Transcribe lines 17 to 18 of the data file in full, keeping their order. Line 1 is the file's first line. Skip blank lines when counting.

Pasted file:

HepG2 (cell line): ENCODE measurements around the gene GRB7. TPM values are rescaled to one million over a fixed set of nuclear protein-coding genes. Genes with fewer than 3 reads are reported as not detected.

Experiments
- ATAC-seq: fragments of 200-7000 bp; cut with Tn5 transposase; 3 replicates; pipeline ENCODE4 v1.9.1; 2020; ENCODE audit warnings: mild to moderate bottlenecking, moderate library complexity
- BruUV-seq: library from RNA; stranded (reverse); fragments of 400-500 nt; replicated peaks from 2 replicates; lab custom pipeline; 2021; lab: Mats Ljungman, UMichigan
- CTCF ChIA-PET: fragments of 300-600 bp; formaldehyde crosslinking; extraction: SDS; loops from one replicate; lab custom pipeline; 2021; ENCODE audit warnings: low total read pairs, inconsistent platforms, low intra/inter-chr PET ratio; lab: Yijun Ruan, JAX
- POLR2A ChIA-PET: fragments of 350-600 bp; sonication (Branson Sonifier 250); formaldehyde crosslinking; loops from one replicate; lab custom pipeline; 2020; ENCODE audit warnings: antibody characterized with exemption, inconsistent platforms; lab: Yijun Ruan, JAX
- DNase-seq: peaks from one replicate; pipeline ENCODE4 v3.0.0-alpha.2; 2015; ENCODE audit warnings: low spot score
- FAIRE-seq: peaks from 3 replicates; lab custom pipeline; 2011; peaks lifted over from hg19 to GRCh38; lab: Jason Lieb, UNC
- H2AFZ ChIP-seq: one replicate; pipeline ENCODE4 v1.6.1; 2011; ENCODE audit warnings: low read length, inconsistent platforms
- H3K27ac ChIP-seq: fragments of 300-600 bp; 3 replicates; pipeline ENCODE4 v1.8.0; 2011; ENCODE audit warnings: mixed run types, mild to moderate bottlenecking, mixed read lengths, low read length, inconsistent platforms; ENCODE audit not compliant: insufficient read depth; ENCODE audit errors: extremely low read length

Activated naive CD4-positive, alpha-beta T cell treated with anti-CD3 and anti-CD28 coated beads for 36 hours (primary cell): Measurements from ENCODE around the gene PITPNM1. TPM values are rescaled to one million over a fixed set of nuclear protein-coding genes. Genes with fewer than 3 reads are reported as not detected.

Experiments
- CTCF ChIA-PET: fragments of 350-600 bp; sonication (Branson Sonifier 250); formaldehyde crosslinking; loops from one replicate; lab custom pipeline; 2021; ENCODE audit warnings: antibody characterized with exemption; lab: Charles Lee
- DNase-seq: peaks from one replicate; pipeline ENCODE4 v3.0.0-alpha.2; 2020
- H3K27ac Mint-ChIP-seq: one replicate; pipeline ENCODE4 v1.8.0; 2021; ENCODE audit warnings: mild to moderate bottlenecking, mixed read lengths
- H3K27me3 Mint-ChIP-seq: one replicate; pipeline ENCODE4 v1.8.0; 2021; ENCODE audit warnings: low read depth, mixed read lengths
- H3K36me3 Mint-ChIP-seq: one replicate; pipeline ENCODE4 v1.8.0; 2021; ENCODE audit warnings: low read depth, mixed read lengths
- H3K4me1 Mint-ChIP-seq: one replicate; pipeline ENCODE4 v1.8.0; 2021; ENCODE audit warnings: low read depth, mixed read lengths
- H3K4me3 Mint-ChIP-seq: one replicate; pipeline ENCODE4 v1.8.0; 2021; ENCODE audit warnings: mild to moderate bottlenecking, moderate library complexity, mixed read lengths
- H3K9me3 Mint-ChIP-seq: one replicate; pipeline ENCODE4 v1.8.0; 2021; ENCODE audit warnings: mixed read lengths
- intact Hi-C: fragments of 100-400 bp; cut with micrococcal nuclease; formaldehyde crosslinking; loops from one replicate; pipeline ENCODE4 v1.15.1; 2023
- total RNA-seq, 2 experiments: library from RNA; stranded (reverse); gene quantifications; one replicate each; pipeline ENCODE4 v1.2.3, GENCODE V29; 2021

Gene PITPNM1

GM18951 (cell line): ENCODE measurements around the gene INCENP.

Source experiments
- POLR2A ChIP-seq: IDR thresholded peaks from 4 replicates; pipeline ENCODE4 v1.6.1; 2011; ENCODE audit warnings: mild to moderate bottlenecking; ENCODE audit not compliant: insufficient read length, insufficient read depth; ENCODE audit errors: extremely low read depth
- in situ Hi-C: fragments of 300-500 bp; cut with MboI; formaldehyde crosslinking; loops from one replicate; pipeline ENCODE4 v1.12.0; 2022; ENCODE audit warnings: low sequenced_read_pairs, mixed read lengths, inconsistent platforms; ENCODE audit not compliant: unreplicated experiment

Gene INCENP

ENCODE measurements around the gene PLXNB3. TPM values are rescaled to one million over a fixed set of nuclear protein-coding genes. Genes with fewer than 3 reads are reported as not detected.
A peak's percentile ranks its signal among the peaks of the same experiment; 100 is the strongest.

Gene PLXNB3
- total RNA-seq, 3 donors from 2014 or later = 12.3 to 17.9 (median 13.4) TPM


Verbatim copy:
- H3K36me3 Mint-ChIP-seq: one replicate; pipeline ENCODE4 v1.8.0; 2021; ENCODE audit warnings: low read depth, mixed read lengths
- H3K4me1 Mint-ChIP-seq: one replicate; pipeline ENCODE4 v1.8.0; 2021; ENCODE audit warnings: low read depth, mixed read lengths